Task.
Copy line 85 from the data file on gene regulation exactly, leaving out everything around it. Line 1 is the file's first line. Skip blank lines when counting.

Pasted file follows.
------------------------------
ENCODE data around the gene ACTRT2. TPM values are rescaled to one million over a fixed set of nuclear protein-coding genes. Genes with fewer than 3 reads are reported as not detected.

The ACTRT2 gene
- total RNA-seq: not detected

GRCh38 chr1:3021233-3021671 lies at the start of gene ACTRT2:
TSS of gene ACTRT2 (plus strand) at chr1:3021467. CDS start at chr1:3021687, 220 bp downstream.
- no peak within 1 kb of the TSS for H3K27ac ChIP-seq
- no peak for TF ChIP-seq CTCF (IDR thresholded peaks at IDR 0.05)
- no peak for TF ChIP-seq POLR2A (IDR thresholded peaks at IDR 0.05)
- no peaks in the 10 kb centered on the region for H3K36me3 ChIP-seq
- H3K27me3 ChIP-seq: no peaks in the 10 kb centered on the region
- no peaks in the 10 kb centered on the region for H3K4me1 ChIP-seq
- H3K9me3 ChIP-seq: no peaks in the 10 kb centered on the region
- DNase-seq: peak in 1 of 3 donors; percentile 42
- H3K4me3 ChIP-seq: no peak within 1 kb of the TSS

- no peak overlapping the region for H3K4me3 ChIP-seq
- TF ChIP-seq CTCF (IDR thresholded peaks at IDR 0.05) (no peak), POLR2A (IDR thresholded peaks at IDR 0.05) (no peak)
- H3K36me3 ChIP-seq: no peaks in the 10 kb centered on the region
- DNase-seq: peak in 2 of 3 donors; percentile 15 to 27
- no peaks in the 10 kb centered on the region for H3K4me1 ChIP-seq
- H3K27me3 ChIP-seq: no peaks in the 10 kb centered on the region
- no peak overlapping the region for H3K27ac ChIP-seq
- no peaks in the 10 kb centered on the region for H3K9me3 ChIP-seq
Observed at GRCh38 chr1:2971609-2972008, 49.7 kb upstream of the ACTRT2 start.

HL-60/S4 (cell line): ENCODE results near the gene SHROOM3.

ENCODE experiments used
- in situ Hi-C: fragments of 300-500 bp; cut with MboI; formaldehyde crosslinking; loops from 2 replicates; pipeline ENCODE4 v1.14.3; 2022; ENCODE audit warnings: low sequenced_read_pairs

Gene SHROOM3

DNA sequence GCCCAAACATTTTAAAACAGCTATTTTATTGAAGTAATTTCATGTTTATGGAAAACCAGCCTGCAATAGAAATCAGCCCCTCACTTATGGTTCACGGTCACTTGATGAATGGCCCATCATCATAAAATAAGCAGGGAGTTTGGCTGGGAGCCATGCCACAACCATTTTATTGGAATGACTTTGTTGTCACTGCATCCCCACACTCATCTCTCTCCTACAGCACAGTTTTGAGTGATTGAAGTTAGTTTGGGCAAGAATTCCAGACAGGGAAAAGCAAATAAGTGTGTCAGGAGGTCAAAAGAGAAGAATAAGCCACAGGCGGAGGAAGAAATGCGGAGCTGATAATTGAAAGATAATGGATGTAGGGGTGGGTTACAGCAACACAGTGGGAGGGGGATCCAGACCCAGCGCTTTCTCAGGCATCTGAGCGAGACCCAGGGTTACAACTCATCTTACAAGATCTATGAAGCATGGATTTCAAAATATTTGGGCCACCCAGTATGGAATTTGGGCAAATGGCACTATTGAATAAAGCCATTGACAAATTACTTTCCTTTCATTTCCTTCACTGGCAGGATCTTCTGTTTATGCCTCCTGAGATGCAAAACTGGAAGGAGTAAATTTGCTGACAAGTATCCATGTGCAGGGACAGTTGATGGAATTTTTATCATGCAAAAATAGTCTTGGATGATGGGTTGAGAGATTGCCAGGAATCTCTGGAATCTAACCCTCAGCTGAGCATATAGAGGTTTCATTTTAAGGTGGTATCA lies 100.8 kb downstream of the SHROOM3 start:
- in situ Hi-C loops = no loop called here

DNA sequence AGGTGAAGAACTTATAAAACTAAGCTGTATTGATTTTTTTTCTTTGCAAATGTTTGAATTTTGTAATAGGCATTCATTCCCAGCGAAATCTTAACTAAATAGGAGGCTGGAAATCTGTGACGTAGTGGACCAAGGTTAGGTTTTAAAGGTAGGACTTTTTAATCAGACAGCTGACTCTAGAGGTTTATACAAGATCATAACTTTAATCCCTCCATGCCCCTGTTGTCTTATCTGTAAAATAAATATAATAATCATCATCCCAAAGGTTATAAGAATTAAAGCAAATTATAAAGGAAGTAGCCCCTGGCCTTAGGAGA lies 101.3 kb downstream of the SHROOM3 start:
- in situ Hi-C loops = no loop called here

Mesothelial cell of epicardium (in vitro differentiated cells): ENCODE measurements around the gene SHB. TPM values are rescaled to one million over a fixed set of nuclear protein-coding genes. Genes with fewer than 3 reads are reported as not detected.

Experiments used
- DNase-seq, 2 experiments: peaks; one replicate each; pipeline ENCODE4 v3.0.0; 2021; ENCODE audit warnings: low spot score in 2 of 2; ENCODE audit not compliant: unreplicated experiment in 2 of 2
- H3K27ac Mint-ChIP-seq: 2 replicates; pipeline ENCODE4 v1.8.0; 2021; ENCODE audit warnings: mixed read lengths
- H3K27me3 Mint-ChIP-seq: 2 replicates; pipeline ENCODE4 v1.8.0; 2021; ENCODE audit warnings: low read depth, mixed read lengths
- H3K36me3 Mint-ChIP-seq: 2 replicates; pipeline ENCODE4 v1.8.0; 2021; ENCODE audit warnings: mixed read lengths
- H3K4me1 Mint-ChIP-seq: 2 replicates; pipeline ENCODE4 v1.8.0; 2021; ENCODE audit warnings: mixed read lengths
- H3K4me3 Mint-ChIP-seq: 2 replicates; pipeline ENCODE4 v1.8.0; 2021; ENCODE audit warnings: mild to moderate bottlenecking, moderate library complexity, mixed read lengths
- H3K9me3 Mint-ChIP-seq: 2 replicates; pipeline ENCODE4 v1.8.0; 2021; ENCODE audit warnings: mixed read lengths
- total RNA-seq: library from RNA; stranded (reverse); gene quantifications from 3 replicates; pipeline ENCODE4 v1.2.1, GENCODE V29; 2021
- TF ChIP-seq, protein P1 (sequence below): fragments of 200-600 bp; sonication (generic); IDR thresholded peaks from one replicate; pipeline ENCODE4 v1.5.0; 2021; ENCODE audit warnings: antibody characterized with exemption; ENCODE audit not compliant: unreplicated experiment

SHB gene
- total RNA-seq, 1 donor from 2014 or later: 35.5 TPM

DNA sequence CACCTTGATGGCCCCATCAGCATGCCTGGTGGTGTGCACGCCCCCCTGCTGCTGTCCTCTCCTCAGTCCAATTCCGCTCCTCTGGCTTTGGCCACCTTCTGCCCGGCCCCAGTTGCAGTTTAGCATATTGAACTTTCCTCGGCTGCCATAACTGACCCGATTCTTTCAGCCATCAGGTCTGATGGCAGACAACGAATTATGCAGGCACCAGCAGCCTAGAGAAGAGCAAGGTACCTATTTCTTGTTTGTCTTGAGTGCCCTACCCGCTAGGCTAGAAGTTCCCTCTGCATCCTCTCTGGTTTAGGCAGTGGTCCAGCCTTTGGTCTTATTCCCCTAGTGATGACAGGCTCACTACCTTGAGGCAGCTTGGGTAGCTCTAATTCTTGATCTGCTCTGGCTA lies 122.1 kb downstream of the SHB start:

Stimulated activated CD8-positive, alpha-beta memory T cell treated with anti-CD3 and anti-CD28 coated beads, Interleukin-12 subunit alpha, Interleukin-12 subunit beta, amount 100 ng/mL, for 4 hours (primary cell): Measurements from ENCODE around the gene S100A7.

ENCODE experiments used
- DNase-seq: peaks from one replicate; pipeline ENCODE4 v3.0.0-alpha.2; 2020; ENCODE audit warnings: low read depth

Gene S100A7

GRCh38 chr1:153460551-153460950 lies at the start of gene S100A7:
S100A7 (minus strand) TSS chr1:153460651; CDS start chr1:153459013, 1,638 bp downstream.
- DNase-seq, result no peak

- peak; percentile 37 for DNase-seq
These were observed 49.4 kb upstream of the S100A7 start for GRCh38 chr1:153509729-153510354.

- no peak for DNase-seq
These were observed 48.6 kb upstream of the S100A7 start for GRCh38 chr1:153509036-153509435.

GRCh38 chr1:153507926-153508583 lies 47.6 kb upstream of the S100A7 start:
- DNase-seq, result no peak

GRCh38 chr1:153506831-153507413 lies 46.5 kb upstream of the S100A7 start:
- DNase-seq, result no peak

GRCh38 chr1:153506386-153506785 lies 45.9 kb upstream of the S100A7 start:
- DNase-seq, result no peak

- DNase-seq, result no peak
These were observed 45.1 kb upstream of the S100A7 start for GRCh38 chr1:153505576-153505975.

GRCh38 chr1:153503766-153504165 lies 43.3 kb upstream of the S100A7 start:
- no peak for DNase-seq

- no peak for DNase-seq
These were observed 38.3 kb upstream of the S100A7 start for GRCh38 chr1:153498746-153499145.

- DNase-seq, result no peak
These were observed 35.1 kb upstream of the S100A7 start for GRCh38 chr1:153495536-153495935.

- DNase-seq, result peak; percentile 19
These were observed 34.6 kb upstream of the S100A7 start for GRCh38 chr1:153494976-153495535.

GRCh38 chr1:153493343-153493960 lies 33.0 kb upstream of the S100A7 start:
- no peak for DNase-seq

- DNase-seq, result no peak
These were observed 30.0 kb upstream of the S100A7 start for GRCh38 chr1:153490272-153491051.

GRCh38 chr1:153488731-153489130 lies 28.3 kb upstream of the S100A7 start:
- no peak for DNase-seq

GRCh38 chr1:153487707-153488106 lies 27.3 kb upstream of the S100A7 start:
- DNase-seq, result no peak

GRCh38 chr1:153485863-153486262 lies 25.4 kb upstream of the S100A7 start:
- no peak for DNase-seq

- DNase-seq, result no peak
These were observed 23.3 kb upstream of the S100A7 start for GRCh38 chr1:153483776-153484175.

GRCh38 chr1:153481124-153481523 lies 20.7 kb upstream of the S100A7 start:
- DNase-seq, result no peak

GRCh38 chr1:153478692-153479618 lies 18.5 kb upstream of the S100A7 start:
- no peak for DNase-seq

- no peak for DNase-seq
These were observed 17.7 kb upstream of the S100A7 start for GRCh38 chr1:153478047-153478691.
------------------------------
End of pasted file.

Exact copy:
GRCh38 chr1:153481124-153481523 lies 20.7 kb upstream of the S100A7 start: